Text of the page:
The City of God (I-X) // Augustine (trans. by William Babcock).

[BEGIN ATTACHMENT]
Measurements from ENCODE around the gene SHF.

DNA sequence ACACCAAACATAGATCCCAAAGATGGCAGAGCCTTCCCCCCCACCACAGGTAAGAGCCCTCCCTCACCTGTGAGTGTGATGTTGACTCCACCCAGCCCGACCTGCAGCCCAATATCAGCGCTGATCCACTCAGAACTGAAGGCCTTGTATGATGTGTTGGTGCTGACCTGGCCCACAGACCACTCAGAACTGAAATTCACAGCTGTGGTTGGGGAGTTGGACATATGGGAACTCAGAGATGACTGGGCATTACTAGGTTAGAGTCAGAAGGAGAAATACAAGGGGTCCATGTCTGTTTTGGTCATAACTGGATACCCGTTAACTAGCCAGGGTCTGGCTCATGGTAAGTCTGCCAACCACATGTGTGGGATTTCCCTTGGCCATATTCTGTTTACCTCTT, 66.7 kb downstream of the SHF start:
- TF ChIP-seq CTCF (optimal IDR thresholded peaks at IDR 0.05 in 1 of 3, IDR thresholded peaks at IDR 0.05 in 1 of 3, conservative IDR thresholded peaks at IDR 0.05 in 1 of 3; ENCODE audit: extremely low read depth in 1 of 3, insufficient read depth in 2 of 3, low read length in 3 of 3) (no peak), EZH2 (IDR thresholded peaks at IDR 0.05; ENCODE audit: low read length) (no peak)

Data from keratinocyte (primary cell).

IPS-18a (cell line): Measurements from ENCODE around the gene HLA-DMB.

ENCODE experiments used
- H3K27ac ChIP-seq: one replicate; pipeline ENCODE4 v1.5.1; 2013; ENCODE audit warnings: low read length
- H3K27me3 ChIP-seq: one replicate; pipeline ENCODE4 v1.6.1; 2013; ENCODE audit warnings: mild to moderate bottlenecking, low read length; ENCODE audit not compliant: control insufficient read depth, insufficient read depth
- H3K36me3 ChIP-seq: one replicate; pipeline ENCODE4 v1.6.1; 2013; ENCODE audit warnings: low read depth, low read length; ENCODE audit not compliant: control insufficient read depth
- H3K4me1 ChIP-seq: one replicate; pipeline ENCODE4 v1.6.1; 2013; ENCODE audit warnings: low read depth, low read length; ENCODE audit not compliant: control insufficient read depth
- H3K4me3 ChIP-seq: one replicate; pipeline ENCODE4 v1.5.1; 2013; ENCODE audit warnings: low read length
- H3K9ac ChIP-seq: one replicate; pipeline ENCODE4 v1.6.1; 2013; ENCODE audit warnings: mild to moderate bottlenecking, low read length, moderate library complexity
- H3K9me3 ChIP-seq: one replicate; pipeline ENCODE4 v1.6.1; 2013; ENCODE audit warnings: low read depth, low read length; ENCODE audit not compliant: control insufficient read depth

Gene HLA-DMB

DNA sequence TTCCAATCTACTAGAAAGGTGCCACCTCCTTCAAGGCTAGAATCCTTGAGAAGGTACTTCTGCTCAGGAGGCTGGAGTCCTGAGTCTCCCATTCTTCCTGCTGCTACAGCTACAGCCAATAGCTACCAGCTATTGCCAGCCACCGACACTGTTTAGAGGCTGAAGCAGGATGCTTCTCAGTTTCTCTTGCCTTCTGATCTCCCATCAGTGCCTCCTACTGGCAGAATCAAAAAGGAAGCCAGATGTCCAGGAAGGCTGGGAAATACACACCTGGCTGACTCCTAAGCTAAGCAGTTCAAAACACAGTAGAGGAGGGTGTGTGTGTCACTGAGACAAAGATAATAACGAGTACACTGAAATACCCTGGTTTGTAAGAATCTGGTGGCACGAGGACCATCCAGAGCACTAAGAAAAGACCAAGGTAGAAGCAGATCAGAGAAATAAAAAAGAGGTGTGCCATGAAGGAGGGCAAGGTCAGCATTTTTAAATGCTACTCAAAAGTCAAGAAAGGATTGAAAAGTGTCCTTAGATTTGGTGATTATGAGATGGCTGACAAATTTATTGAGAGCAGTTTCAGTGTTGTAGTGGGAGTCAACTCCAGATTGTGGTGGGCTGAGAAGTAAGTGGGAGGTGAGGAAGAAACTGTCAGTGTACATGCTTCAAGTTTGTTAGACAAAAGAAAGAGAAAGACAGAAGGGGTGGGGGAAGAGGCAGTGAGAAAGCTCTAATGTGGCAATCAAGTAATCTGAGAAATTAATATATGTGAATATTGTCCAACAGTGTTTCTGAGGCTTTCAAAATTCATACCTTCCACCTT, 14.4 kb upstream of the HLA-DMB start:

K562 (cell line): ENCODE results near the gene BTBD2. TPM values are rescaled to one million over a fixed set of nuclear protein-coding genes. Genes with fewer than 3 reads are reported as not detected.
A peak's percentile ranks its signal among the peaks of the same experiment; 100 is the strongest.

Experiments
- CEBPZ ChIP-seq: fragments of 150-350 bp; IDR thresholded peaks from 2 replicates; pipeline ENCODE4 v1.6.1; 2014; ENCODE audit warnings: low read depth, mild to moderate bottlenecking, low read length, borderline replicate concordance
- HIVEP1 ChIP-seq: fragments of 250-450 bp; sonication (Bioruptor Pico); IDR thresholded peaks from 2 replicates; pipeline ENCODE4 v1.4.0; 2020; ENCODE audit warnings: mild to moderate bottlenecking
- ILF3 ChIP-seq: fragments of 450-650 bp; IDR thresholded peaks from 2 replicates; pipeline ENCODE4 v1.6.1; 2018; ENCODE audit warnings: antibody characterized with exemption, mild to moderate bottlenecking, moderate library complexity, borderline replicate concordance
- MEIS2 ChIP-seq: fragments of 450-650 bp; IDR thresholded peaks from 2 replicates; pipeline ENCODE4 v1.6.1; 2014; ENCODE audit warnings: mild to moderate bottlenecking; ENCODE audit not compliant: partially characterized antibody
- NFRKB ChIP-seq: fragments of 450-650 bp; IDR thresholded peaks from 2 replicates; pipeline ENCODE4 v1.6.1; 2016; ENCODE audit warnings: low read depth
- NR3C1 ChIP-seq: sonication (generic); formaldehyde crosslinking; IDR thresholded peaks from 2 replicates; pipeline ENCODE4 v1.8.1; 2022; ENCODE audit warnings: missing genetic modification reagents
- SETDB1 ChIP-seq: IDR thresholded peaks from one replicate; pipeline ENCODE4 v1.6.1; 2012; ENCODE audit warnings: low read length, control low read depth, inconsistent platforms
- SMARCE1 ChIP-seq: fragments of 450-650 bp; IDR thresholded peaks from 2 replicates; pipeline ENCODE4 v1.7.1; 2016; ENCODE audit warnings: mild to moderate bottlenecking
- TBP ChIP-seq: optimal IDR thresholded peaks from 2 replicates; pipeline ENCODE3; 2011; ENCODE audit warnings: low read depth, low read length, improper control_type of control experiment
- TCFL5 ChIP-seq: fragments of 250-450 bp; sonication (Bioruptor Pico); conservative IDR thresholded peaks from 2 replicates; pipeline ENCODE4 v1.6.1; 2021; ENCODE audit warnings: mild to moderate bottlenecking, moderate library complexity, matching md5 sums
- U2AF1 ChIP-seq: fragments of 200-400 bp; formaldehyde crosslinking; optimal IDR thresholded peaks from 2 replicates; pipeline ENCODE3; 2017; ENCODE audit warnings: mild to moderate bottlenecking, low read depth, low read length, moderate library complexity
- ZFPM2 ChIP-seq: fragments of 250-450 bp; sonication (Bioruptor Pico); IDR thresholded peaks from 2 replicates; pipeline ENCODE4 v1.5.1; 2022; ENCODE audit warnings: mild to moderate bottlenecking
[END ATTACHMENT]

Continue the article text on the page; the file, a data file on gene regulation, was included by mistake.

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Treasured and venerated for over 1500 years, this most ambitious work of this theological giant culminates all his mature musings into a tome of a zealous outcry for the “most glorious” city–the City of God. This first unequal half further splits into two provocative harangues: (1) Primarily against Greco-Roman culture and (2) primarily against Greco-Roman philosophies, specifically Neo/Platonism. Exposing its savage lust for glory, Rome haughtily self-ordinates the authority “to spare the conquered and subdue the proud,” which exclusively belongs to the One True God. After aptly handling the Greco-Roman world, Augustine clangs the bell and brazenly pleas to sacrifice to the one true God: not because God requires animal slaughter, but rather outer sacrifice signifies the inner sacrifice of the humble heart. Humans desire to be happy (fulfilled), but only God can provide, therefore sacrifices help us to love him appropriately.

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